As if being locked down itself wasn't bad enough, I was pilloried, shamed, and treated like a leper. Some claimed I was out in public when I was not, and a Democrat State Representative recorded a profanity laced, half-baked video tirade in which he repeatedly lambasted me for not publicly announcing the fact that I was contact traced.

The video went viral and I had the pleasure of being insulted by folks all over the world for following CDC guidelines. This is exactly the sort of hyperbolic witch hunts that are instigated and facilitated by people who wish to invade your privacy. So yes, it would have been as bad as I said above.

Mastriano apparently later had a change of heart about invading your privacy, thankfully. He erased all traces of his instinct to suspend HIPAA from websites and social media under his control, and refuses to address the issue pubicly. Perhaps he's embarassed about it all.

He should be embarassed. When all of Pennsylvania was hunkered down in the Covid foxhole of those early days, he panicked. He panicked so badly he suggested doing something even Tom Wolf and Rachel Levine wouldn't dare to suggest. The guy in the foxhole whose instincts cause him to panic is a danger to everyone else in the foxhole.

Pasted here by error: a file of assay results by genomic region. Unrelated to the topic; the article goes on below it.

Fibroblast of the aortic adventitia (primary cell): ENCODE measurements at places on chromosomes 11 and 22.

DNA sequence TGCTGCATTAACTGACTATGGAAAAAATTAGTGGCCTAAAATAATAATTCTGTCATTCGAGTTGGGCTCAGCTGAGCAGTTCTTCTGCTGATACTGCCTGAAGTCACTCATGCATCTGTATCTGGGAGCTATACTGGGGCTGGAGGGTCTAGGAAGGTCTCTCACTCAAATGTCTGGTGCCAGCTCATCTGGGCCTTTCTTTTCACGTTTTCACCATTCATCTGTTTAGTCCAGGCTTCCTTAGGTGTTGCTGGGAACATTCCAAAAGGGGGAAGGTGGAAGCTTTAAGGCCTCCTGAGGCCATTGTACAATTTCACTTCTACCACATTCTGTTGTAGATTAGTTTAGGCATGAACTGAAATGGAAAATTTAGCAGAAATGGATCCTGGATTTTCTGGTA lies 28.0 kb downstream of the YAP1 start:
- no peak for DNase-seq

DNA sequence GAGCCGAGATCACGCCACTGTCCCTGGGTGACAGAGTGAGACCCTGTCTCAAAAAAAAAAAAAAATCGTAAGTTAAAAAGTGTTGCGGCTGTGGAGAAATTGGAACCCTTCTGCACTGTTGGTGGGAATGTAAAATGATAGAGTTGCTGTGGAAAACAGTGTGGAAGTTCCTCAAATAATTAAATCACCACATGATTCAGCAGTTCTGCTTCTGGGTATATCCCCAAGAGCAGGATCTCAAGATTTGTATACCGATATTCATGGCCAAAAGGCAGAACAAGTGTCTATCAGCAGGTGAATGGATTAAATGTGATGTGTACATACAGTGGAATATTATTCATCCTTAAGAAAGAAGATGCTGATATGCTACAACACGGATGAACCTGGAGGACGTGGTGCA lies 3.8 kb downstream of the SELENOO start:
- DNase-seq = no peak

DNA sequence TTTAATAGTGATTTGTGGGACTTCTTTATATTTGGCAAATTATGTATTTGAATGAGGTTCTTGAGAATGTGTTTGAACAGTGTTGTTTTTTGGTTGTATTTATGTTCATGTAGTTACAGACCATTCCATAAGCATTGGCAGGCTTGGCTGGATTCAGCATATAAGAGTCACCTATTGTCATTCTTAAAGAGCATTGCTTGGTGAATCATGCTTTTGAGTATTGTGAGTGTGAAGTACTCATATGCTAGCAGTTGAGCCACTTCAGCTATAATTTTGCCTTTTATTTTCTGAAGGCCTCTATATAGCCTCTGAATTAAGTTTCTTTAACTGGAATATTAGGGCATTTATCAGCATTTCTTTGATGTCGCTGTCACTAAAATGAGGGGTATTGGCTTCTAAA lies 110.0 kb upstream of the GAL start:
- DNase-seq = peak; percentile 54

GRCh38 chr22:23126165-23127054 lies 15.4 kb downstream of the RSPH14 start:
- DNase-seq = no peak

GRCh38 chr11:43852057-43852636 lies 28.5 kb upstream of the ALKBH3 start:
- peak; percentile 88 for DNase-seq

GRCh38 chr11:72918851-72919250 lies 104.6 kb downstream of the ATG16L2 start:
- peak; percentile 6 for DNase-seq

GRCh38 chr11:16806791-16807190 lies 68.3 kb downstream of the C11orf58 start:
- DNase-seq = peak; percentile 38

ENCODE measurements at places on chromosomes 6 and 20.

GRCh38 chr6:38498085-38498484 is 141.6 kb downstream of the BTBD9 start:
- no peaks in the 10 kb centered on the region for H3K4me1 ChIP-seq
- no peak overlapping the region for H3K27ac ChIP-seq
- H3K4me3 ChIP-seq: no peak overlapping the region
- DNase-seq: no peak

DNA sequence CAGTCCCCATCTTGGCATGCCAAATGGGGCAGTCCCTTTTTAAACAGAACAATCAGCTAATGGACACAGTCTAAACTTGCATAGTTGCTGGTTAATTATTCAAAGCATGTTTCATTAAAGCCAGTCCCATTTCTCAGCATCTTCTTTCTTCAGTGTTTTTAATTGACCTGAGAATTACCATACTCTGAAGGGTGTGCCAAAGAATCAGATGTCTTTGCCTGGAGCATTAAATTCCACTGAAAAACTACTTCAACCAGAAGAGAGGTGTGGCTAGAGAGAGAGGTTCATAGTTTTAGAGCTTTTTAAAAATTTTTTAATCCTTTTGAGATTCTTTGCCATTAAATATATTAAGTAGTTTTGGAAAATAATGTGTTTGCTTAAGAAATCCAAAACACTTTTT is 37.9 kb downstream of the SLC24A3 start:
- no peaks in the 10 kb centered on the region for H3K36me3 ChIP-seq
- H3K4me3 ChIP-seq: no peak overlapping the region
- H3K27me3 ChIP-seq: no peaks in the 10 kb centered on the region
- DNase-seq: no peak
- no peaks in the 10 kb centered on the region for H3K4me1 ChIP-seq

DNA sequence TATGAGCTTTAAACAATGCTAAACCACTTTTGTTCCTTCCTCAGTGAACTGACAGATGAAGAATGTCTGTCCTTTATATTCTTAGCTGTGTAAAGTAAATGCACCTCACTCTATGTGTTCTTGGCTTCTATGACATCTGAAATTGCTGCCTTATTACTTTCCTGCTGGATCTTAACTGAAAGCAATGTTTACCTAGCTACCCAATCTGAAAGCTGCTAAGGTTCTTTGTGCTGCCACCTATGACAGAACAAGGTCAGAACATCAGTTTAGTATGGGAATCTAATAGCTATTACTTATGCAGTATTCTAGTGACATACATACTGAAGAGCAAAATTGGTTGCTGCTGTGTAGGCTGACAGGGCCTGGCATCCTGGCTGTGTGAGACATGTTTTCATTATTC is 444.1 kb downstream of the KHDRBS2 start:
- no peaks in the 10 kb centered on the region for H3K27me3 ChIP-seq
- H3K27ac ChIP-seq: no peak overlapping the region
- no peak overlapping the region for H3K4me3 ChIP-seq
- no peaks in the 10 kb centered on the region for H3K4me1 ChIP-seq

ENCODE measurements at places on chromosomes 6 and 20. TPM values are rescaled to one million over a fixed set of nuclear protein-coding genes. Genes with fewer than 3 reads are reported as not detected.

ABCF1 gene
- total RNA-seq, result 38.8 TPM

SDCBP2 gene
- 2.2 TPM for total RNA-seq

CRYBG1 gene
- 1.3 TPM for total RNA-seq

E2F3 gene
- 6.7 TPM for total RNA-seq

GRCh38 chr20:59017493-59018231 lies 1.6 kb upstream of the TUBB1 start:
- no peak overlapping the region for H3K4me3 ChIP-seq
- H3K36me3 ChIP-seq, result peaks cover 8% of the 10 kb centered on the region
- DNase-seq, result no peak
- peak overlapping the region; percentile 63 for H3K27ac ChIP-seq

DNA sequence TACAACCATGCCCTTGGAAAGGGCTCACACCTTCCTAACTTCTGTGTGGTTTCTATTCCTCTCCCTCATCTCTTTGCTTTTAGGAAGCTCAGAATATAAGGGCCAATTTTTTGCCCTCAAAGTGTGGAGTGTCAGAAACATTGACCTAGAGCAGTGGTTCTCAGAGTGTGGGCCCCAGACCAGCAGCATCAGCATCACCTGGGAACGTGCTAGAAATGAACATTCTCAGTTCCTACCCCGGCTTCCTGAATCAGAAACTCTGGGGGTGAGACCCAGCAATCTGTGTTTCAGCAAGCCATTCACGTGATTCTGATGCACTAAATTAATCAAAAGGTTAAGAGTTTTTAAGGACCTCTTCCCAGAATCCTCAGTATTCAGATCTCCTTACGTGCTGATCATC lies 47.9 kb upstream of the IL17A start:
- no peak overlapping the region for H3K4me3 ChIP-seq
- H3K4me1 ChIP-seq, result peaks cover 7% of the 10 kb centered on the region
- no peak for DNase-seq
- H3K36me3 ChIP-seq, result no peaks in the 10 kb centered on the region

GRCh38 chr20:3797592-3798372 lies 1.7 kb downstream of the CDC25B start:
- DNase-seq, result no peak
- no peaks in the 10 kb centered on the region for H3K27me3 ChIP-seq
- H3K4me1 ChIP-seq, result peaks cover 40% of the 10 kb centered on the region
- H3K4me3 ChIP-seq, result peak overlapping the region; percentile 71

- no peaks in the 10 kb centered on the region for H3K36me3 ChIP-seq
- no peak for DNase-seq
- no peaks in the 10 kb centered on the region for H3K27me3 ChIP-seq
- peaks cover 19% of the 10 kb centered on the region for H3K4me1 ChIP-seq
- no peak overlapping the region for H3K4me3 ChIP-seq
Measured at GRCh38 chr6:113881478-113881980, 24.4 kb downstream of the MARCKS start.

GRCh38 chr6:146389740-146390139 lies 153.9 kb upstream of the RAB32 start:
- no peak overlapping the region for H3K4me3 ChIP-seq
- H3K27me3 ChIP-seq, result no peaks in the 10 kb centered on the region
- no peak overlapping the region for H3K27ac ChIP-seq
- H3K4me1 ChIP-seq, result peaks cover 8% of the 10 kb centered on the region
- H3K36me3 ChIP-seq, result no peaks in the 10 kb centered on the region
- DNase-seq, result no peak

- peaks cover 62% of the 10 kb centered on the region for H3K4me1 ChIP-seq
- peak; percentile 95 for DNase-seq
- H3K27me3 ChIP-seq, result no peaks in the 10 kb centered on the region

In contrast, my instinct on March 17, 2020 was not to panic and invade your privacy, but to introduce a concurrent resolution to terminate Tom Wolf's disaster emergency to protect your rights. I suspected government would become more menacing in its handling of the pandemic, a belief that sadly proved to be correct as time went by.

That resolution - HR836 - was the bill that went all the way to the PA Supreme Court and led to the two constitutional amendments that voters approved in May 2021 to limit any governor's emergency powers.

I'm grateful the General Assembly and the people of Pennsylvania rallied around the more rational way out of the Covid foxhole.

In April 2020, Mastriano followed my lead by introducing a termination resolution similar to mine in the Senate. He has similarly mimicked the efforts of others who have taken the lead on important issues, including my effort to secure medical freedom for Pennsylvanians.